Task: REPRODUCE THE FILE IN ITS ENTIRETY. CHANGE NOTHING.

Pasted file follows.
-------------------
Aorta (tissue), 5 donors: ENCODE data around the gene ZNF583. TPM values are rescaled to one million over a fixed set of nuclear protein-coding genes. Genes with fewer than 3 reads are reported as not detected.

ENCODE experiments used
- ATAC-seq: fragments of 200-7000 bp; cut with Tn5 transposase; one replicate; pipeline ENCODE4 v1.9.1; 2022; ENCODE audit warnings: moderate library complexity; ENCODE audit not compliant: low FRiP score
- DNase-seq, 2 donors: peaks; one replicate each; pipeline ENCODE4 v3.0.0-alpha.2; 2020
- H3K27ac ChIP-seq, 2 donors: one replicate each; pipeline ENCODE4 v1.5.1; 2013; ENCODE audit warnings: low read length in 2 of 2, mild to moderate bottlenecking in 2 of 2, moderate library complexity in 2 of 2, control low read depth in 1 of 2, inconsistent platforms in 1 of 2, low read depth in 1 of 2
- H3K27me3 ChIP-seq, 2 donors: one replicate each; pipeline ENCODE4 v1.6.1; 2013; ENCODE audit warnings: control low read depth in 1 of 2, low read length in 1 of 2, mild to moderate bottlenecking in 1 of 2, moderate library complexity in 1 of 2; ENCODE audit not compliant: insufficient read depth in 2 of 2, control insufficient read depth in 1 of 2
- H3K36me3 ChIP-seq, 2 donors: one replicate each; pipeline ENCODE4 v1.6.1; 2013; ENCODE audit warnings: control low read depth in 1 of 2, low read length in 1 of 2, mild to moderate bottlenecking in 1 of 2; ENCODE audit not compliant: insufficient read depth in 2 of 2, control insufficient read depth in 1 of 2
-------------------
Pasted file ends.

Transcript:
Aorta (tissue), 5 donors: ENCODE data around the gene ZNF583. TPM values are rescaled to one million over a fixed set of nuclear protein-coding genes. Genes with fewer than 3 reads are reported as not detected.

ENCODE experiments used
- ATAC-seq: fragments of 200-7000 bp; cut with Tn5 transposase; one replicate; pipeline ENCODE4 v1.9.1; 2022; ENCODE audit warnings: moderate library complexity; ENCODE audit not compliant: low FRiP score
- DNase-seq, 2 donors: peaks; one replicate each; pipeline ENCODE4 v3.0.0-alpha.2; 2020
- H3K27ac ChIP-seq, 2 donors: one replicate each; pipeline ENCODE4 v1.5.1; 2013; ENCODE audit warnings: low read length in 2 of 2, mild to moderate bottlenecking in 2 of 2, moderate library complexity in 2 of 2, control low read depth in 1 of 2, inconsistent platforms in 1 of 2, low read depth in 1 of 2
- H3K27me3 ChIP-seq, 2 donors: one replicate each; pipeline ENCODE4 v1.6.1; 2013; ENCODE audit warnings: control low read depth in 1 of 2, low read length in 1 of 2, mild to moderate bottlenecking in 1 of 2, moderate library complexity in 1 of 2; ENCODE audit not compliant: insufficient read depth in 2 of 2, control insufficient read depth in 1 of 2
- H3K36me3 ChIP-seq, 2 donors: one replicate each; pipeline ENCODE4 v1.6.1; 2013; ENCODE audit warnings: control low read depth in 1 of 2, low read length in 1 of 2, mild to moderate bottlenecking in 1 of 2; ENCODE audit not compliant: insufficient read depth in 2 of 2, control insufficient read depth in 1 of 2